I agree with this.
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Old 07-06-2012, 02:42 PM   #10
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Originally Posted by EmilytheStrange

I agree with this.
Ok. Perhaps I was not clear.

Very rarely do we do a time out where our daughter is removed from the family and put in her room. Instead we ask her if she needs to calm her body down. We do this as a "check your behavior" moment. The majority of the time she goes to her room and calms herself down and returns happy and refreshed. Occasionally, she will be too angry and refuse to go to her room and she calmly is picked up and put there by DH or I.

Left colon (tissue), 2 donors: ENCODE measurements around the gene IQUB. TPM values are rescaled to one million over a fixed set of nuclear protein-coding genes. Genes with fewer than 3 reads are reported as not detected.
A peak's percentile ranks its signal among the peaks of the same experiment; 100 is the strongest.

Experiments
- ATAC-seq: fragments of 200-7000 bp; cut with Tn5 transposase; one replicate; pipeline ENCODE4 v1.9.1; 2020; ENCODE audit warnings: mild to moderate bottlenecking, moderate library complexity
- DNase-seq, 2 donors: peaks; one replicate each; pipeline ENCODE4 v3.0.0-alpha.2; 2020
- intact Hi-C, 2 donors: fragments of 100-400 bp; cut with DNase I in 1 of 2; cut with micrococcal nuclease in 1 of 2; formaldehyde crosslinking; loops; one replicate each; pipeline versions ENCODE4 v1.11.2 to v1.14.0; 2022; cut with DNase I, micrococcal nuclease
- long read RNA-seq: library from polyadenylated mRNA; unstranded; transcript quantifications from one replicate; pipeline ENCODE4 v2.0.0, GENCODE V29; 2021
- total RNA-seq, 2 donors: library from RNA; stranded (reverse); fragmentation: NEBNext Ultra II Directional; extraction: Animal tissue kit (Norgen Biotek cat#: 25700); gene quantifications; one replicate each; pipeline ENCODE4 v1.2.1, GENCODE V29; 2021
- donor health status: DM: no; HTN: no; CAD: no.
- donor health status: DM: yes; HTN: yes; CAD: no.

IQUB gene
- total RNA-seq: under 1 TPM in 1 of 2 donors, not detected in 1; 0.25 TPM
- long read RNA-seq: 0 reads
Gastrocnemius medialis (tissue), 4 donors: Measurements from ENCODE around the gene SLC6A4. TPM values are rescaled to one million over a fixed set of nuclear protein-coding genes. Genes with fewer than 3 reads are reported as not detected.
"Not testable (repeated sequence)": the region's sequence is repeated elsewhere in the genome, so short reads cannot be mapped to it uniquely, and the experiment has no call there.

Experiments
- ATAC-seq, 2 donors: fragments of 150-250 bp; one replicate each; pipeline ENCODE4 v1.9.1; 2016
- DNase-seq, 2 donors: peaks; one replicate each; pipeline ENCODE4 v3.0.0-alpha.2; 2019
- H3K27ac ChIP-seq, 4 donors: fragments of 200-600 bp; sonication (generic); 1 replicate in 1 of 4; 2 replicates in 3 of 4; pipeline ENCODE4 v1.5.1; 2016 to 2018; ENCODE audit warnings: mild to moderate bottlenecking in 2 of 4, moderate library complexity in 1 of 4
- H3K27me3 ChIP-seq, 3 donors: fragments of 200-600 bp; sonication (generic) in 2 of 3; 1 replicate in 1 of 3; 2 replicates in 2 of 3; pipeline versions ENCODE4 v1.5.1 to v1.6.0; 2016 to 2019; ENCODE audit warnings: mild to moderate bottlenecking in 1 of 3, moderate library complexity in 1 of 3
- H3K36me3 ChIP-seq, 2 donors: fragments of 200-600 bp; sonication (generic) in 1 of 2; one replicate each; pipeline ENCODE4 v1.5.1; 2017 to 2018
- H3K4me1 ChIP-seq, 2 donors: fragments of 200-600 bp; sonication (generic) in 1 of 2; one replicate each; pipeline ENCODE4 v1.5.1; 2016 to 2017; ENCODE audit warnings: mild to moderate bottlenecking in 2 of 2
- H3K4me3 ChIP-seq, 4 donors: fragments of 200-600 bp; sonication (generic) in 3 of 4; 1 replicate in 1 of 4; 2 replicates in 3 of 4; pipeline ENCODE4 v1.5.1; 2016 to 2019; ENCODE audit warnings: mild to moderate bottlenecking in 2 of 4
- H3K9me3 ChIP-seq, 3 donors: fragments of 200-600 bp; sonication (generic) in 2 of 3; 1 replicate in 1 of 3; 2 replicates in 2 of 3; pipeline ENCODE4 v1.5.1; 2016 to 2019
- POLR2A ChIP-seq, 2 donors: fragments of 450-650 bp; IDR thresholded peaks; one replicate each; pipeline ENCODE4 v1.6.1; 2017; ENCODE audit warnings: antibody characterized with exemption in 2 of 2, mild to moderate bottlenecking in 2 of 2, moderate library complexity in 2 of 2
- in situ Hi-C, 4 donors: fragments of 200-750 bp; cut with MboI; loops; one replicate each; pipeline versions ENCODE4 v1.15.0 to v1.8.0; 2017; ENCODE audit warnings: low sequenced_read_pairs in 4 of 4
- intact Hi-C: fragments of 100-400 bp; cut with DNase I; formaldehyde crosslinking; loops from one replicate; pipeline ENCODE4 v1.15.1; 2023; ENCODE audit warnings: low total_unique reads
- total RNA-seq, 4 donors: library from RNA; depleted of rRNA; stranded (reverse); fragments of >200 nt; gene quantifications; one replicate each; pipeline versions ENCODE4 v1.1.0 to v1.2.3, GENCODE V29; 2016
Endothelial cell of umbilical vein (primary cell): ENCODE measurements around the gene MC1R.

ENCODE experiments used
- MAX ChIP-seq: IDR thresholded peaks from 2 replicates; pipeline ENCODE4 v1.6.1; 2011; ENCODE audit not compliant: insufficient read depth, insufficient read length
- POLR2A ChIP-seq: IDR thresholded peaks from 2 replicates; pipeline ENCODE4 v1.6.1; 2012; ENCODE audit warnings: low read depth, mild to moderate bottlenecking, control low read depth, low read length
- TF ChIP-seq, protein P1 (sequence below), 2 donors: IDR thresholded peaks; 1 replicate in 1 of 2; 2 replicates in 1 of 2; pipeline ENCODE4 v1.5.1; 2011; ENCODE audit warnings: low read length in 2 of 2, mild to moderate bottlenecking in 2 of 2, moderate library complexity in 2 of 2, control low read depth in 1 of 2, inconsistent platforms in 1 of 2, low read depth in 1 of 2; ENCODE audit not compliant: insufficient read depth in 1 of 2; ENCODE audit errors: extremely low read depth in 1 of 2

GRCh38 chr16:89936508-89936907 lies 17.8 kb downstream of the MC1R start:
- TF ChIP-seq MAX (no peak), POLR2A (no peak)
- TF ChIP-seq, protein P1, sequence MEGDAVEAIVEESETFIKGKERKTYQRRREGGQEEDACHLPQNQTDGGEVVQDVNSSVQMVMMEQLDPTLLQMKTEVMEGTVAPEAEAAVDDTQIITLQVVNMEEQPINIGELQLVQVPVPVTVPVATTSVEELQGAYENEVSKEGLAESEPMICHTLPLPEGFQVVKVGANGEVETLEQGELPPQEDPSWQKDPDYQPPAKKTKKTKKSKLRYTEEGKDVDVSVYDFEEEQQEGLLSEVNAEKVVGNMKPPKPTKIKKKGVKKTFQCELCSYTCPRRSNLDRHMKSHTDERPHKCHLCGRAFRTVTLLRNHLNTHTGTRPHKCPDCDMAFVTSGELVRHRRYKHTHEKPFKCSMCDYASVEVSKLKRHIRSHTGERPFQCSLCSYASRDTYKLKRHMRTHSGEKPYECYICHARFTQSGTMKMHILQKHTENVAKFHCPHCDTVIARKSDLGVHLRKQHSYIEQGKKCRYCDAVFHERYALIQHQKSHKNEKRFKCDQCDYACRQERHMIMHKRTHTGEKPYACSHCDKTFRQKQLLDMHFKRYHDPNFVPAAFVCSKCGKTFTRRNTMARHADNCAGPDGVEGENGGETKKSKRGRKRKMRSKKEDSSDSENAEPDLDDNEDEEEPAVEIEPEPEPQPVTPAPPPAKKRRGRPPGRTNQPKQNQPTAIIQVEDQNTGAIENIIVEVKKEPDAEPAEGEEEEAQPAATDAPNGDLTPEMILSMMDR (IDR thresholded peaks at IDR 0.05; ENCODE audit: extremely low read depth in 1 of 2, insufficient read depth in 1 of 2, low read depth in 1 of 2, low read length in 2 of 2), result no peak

Today, I was not giving her an order (go to your room) she needed to "obey.". I was asking her to check her behavior. When she didn't calm down, the umbrella was placed in time out and it will stay there until she earns it back. As soon as the umbrella was placed in time out, I explained it was put there because she was not listening, treating her sister badly and this is because she was choosing to not calm herself down. She immediately went to her room and read books and calmed down.

The umbrella was taken away when she didn't do what was asked of her. There were consequences for her actions. She isn't allowed to disobey me.